Design considerations for microformats

Violet the pug

(Violet the Pug - it's hard to look this good.)

There's another issue though. Previously we've not had to worry about exposing this data to search engines, because we've either relied on them to find it themselves, or sent it to them via XML files (such as video, image or site XML sitemap files).

However, if we're now embedding this data in the page, we need to find ways of doing that without damaging the user experience.

Now, while we could do that by simply creating lots of hidden elements and dumping all that data in them, it's not what you could call an elegant solution.

So how else can we do it? Should we only mark up data that we're exposing to users? Or should we strive for completeness, ignoring that much of the data that we can show to search engines then either isn't going to be of interest to (and thus won't be shown to) users, or expose it using hidden elements, so as not to clutter up the UI? An interesting question, with no obvious answers.

Room for improvement

Pinky and the brain

(Pinky and The Brain - Google just wants to know everything.)

With the recent introduction of the GoodRelations data formats into Schema, it seems that the Powers That Be are aware that Schema in it's current form isn't perfect. So hopefully, in time, we'll see further guidance being given as to what should be included, and what's more optional.

We'll also see the fleshing out of categories to allow more granular guidance to be given to crawlers about how content should be defined, indexed, filtered and sorted.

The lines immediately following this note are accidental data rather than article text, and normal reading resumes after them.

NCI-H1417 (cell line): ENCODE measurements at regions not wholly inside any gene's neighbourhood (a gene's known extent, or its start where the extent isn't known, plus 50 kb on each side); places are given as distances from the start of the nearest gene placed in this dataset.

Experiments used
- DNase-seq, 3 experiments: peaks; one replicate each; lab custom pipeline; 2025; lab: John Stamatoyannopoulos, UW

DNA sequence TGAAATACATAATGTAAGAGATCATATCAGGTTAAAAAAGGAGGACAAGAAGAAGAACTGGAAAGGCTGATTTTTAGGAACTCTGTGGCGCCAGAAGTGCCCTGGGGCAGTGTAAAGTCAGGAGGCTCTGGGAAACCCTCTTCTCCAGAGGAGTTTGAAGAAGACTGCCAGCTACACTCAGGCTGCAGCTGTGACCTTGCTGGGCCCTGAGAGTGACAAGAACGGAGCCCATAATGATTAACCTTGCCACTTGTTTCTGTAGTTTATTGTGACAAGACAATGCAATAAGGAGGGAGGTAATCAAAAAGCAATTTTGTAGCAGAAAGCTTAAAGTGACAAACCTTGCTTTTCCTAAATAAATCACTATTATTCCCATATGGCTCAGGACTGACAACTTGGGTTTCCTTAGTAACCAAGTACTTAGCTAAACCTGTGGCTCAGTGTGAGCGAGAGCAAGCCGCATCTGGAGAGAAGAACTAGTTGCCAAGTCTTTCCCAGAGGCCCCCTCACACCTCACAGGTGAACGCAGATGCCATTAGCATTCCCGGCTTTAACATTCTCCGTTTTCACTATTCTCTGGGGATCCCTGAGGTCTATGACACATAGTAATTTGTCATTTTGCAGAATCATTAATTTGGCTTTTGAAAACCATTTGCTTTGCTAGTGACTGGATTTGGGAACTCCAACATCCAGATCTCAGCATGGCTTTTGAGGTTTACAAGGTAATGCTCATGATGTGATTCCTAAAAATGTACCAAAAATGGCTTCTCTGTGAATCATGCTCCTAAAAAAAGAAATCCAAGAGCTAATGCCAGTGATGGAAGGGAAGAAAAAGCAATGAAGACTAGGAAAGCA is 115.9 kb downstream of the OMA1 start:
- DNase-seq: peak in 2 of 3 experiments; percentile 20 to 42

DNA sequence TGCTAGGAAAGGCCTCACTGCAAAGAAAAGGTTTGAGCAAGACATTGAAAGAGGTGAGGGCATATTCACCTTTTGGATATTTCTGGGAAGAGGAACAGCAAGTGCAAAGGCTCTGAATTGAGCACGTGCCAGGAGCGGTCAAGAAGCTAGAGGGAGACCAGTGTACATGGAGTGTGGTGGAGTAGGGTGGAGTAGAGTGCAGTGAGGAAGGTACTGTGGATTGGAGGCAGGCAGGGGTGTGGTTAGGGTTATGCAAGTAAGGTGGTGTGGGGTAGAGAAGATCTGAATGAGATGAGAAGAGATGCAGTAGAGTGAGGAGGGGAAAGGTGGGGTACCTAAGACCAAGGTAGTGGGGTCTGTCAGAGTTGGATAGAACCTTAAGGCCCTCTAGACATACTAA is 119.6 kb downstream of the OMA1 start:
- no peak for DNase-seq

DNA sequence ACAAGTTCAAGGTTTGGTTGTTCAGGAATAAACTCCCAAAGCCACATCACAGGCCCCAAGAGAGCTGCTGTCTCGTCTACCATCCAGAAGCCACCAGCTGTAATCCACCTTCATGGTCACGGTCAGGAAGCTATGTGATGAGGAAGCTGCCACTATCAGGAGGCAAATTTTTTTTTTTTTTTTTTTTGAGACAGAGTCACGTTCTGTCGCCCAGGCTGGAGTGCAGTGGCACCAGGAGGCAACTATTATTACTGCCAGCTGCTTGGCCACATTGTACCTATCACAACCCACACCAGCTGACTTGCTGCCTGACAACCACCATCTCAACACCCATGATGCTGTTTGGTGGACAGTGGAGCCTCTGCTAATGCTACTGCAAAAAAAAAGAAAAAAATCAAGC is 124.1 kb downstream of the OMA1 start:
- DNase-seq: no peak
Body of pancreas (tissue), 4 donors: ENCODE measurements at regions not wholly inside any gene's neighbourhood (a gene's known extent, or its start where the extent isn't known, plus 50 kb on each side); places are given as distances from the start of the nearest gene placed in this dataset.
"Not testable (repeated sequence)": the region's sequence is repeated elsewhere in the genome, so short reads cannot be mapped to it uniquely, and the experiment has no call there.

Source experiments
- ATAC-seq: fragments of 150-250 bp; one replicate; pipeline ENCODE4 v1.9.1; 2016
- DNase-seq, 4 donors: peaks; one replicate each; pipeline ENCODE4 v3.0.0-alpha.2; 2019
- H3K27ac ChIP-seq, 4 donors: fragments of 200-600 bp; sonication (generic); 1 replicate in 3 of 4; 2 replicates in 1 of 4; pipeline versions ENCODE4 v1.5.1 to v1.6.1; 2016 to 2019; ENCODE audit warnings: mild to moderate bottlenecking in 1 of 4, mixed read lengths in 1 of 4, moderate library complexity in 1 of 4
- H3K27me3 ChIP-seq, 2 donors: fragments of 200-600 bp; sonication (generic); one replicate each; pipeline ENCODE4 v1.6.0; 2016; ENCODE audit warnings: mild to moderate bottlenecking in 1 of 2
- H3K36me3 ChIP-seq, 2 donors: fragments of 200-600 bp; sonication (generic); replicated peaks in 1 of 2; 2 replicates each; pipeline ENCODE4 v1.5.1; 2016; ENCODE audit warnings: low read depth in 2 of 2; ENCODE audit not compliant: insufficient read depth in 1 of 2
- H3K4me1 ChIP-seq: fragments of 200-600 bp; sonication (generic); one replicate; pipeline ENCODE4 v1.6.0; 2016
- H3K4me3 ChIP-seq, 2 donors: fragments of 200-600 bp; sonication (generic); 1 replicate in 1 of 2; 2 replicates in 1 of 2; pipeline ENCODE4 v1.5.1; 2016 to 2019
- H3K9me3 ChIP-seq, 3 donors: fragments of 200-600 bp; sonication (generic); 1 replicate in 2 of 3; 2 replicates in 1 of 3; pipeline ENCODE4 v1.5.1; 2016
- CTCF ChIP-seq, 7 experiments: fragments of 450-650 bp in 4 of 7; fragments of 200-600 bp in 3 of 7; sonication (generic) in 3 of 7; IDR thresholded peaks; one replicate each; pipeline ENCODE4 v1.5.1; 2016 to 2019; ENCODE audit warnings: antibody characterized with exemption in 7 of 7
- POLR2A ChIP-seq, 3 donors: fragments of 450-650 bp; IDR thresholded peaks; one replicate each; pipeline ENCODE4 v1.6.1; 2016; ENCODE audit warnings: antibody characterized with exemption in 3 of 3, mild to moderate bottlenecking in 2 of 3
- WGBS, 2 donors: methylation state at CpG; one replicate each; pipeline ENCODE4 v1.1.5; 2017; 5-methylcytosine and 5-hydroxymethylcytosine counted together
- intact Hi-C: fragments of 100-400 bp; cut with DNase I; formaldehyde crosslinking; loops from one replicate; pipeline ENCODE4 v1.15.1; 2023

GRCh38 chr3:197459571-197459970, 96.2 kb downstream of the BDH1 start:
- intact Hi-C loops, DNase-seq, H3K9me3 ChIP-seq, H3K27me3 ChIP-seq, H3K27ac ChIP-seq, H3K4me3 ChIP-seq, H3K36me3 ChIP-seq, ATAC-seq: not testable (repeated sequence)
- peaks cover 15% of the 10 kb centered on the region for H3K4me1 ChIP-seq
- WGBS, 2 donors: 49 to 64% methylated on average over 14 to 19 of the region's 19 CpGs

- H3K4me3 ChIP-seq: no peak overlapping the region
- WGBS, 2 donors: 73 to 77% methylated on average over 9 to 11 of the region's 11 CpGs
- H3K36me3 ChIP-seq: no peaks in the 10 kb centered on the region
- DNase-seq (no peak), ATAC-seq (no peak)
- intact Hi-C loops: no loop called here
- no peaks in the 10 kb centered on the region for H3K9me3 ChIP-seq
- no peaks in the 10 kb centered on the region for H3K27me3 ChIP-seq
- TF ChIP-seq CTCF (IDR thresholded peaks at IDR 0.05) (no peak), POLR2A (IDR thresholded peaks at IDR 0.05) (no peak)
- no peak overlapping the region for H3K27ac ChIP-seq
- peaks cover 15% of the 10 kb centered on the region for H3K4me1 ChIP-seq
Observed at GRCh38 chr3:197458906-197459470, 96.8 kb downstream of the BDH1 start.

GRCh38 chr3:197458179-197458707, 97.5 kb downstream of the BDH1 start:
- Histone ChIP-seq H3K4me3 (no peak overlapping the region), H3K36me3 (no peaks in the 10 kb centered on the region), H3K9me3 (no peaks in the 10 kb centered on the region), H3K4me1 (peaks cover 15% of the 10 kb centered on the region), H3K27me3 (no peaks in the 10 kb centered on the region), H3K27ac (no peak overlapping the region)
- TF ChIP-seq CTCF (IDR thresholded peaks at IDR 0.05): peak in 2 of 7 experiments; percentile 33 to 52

In the meantime though, that's no reason not to mark up what you can, where you can. Because one thing is for sure, even though it's not much of an issue now if your site isn't machine-friendly, it will be in the future!


Published 26 November, 2012 by Pete Wailes

Pete Wailes is Technical Director at Strategy Internet Marketing and a contributor to Econsultancy. 

1 more post from this author

Comments (1)


Gary Wynne, Information Architect at Sage

An interesting and enjoyable post.

Your reference to "hidden" elements is salient. As someone who uses Microdata heavily, there are many occasions where the presented design markup just doesn't naturally surface some data at all, or in a form that can be easily tagged in the Microdata.

In this case, you can adapt the design to suit the Microdata or use the meta element in the proposed markup and accept that with the best of intentions, the markup won't be quite as semantic as you would like it to be.

On saying that, whilst the meta element is hidden, it's not there to fool spiders or humans, it's there to help with the interpretation of the page. Therefore, whilst hidden elements have a somewhat "black hat" reputation, the intent of the meta element is quite the opposite.

almost 4 years ago